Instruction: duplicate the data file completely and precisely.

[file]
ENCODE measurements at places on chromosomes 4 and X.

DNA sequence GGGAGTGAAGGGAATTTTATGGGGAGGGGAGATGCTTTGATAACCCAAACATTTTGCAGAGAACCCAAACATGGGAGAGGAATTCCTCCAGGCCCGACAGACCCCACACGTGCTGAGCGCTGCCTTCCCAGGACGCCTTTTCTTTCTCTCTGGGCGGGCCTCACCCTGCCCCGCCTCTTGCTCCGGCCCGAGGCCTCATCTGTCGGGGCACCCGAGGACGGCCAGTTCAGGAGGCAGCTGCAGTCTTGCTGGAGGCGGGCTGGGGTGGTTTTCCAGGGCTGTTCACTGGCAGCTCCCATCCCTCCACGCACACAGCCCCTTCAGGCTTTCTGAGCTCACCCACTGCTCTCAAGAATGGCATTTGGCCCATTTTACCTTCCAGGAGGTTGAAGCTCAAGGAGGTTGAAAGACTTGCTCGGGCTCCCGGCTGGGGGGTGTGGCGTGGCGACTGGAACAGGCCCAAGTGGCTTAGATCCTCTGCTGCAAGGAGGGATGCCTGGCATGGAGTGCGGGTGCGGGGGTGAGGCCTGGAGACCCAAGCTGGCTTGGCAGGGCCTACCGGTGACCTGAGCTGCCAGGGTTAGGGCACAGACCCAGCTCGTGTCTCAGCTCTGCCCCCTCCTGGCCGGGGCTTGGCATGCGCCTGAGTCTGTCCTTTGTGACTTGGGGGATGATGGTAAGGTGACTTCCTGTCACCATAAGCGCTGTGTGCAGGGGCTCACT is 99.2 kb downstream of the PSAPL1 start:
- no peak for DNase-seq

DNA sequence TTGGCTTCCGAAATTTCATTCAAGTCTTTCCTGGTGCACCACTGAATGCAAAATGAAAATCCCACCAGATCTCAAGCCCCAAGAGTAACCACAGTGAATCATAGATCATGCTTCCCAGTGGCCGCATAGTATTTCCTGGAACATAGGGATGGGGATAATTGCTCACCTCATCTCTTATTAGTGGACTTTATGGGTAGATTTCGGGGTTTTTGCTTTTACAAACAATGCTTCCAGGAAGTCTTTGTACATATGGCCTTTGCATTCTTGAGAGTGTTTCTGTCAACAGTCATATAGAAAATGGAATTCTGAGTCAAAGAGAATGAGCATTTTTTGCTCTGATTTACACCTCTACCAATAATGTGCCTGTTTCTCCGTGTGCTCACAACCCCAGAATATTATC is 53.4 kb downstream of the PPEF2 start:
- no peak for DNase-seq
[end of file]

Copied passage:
ENCODE measurements at places on chromosomes 4 and X.

DNA sequence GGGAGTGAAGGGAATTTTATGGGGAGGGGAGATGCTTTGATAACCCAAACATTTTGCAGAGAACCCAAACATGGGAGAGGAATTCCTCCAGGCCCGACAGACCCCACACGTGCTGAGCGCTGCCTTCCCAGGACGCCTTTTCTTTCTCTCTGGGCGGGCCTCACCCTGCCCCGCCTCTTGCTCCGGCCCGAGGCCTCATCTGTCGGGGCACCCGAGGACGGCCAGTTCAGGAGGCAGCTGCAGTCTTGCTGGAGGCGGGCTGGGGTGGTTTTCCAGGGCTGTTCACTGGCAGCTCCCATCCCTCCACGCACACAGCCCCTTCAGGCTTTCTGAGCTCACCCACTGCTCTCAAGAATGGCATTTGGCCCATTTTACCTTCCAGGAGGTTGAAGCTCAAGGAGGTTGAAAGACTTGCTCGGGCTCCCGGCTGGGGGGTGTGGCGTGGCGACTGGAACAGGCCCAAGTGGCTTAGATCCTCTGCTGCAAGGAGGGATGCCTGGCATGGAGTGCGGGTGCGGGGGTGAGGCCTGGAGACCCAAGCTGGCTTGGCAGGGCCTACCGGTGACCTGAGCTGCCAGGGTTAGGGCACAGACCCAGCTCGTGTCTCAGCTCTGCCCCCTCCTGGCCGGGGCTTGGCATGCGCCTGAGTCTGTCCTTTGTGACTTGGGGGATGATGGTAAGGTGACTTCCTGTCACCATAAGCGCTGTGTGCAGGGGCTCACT is 99.2 kb downstream of the PSAPL1 start:
- no peak for DNase-seq

DNA sequence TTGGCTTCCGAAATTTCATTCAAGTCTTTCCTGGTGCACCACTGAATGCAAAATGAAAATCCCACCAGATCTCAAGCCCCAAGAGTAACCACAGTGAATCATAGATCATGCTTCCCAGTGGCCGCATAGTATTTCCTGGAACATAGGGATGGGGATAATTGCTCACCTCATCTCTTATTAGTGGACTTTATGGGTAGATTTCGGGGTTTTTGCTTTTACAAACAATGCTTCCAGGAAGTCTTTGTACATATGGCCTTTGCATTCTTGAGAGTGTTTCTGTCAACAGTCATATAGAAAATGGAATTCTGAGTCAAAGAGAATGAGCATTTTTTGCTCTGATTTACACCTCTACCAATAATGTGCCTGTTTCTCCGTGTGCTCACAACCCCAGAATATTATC is 53.4 kb downstream of the PPEF2 start:
- no peak for DNase-seq